Over the course of the assignment, I found myself falling into my own victim trap of blaming him for things going south and the culture of fear that had been bred in his teams. As I was bemoaning my fate, a good friend and mentor reminded me that I, too, might have Self-Talk running from time to time and asked me to consider what my Soul-Talk would have me do in this instance. This little question sparked a great realization that I had been focusing on a form of physical (fiscal) level of security -- "jeez, I could lose this assignment if I confront him too strongly."
I found that I had been backing down from the actual wisdom of my heart for which I had been hired in the first place. That in turn helped me remember some incredibly simple yet sage advice found in one of my favorite new books, Loyalty to Your Soul by Drs. Ron and Mary Hulnick -- how you respond to the issue, is the issue.
My Self-Talk wanted to call up a kind of courage sourced out of righteous indignation. Had I fallen into the righteousness trap, I would have gone into some kind of blame conversation with my Self-Talk, supplying any number of arguments about how right I was and how wrong he was.
Having been reminded of my deeper, soul-centered purpose, I turned toward my heart and asked what my Soul-Talk would have me do. It didn't take too long before I was able to reframe the whole situation away from what was wrong about him into what he had hired me for in the first place. The conversation went something like this: "Mike, I don't think you hired me to do things the way they have been done all along. After all, you already have great skill in moving things forward quickly and producing results. However, you are also concerned about the collateral damage that occurs along the way. You hired me because I bring a different approach to the game, one that starts more slowly, to be sure, but also holds the promise of building more sustainable results by focusing more on people than executing projects."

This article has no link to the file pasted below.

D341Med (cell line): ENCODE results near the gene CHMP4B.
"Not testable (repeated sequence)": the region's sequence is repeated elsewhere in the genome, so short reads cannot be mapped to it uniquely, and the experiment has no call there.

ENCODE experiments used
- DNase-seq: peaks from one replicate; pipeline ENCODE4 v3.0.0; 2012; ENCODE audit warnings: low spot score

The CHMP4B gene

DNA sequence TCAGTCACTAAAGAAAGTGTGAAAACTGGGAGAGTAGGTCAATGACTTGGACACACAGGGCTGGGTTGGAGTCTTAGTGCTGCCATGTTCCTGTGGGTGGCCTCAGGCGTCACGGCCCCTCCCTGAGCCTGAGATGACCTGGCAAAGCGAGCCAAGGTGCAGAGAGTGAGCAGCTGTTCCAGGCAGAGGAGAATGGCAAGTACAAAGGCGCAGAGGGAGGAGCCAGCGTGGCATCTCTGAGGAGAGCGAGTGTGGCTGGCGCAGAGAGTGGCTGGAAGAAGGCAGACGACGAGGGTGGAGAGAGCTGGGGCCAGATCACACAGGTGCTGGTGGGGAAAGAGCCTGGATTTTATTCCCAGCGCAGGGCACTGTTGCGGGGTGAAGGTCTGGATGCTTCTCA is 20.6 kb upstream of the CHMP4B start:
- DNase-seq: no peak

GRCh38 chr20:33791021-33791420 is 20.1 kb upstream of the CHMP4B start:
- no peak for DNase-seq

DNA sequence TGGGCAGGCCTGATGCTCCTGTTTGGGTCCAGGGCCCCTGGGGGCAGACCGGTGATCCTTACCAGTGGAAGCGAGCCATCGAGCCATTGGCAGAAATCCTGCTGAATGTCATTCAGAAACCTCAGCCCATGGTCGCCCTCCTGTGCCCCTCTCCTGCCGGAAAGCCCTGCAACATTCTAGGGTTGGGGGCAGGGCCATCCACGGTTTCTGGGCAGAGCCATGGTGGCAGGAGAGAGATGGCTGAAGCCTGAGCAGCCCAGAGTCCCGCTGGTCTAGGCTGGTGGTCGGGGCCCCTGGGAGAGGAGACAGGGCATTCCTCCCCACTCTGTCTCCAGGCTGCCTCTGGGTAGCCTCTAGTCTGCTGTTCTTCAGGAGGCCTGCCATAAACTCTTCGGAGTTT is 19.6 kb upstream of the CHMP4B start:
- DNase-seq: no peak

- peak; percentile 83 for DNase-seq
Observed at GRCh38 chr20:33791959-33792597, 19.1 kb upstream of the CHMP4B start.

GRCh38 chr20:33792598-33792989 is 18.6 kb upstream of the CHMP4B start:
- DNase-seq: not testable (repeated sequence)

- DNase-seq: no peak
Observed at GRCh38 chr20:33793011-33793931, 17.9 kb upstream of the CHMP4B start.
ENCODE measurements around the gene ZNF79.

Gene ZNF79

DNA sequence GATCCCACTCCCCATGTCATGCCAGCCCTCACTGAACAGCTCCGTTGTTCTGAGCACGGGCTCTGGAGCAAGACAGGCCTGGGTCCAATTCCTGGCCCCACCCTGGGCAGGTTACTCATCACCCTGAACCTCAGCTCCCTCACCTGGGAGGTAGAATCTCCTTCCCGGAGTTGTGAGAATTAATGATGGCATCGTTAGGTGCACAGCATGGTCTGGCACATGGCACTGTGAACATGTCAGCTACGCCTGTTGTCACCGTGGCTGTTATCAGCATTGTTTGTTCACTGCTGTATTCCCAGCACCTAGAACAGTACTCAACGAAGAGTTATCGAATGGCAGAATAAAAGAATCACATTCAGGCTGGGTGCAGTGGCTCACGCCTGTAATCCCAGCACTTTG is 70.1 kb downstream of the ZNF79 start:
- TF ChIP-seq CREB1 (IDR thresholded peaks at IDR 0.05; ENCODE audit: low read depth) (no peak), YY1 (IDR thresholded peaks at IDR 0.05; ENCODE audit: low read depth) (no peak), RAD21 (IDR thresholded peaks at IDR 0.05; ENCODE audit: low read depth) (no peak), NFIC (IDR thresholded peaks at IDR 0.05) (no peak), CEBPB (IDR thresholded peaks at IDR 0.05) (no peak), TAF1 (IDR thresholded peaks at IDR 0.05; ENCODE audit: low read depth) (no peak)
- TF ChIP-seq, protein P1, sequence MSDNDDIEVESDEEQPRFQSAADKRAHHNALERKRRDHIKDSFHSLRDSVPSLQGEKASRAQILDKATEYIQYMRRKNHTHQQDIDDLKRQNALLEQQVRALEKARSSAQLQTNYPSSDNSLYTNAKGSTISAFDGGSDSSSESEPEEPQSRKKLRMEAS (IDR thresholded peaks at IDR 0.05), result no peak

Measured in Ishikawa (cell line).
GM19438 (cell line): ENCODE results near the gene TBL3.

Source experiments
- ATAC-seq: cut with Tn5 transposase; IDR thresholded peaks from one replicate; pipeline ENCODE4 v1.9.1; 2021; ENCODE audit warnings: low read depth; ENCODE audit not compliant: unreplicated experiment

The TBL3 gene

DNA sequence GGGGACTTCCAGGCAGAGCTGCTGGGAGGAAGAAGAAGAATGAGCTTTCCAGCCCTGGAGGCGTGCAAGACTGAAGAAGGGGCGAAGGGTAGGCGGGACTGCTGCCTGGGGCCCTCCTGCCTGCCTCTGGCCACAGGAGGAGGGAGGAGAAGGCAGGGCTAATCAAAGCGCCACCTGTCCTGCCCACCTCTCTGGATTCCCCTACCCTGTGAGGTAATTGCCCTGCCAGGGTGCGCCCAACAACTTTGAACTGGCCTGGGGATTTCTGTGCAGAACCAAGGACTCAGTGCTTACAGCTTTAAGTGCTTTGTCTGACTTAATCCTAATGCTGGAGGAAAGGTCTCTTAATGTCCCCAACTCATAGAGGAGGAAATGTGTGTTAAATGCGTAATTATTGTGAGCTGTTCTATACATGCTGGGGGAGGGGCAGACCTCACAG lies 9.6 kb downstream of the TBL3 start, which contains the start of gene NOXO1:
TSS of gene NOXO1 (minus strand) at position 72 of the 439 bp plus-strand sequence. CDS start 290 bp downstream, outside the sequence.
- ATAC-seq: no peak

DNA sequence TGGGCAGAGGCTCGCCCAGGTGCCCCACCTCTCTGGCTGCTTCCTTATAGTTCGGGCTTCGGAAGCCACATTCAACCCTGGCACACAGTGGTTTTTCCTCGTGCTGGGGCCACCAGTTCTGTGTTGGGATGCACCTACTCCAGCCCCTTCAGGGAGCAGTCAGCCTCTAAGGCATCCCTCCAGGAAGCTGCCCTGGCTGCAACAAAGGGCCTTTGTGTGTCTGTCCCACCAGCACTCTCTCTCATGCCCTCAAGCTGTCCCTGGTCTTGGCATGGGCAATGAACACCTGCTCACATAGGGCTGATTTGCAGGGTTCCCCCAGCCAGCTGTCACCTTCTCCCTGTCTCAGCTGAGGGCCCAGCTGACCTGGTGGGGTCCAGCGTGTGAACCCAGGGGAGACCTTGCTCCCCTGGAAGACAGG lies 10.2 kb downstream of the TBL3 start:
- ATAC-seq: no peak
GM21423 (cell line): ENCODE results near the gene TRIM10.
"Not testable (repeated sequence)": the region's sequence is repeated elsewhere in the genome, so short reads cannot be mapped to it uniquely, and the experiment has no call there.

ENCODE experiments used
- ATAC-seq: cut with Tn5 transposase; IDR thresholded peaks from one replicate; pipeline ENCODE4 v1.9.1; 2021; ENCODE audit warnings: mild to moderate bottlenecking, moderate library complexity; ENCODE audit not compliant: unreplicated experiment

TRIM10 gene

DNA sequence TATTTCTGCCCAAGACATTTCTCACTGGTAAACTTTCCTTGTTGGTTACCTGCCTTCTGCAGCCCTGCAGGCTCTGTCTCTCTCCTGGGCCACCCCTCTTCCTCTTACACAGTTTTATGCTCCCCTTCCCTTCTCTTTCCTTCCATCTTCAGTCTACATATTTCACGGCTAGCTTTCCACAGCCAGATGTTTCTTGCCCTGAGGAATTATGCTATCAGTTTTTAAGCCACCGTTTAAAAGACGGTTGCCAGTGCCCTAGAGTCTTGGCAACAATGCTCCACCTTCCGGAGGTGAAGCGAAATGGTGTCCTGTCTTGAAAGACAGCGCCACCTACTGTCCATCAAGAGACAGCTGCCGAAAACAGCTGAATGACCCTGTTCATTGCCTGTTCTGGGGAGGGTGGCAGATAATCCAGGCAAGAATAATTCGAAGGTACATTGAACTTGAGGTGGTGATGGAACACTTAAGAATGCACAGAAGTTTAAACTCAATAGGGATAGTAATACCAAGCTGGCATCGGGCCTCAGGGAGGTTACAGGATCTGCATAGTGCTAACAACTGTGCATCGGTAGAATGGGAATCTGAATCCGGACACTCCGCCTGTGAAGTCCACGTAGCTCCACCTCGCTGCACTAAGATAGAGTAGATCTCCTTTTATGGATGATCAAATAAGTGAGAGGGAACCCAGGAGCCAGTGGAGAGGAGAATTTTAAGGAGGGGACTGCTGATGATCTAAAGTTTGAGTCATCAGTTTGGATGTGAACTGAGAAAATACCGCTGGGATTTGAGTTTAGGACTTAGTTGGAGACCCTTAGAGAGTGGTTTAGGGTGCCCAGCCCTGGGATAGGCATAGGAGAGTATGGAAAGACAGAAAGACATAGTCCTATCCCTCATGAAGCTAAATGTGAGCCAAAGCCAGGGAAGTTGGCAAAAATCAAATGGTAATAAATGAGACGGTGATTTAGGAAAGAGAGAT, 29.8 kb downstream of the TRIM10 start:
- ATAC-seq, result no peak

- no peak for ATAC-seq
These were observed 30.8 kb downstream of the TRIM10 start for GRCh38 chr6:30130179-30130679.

To massacre an old philosophical bit of wisdom, I was advocating that we teach people to fish rather than order them to fish. I went on to say: "Strategies don't work -- people work strategies. Projects and processes don't work -- people work projects and processes. If we focus on developing your people, you will wind up accelerating your path to success, with a whole lot more rhythm and flow and a whole lot less stress and collateral damage along the way. If that's what you want, I'm your guy. If not, we might as well walk away now."
It took a while before Mike got comfortable with a different rhythm and apparently slower pace, but he soon recognized the wisdom of that ancient axiom, you sometimes have to slow down in order to speed up.
It took courage to confront Mike and let him know that if all he wanted was more of the same approach, he didn't need me. Indeed, he did get a little bent out of shape and nearly terminated my contract right there and then. However, we did find our way through the hiccup. We were able to turn the poorly-performing department around in about six weeks time. Performance did drop even more in the next couple of weeks, but then the team took off like the proverbial rocket. They went on to set monthly performance records month after month and to this day are still hitting it out of the park.
Next week, we will delve ever deeper into righteousness and the danger of living in your own righteousness rut.
In the meantime, I'd love to hear from you. What has been our experience with heart-centered courage? What sacrifices have you made and how have you benefited? Please do leave a comment here or drop me an email at Russell (at) russellbishop.com.
If you want more information on how you can apply this kind of reframing to your life and to your job, about a few simple steps that may wind up transforming your life, please download a free chapter from my new book, "Workarounds That Work." You'll be glad you did.
Russell Bishop is an educational psychologist, author, executive coach and management consultant based in Santa Barbara, Calif. You can learn more about my work by visiting my website at www.RussellBishop.com. You can contact me by e-mail at Russell (at) russellbishop.com.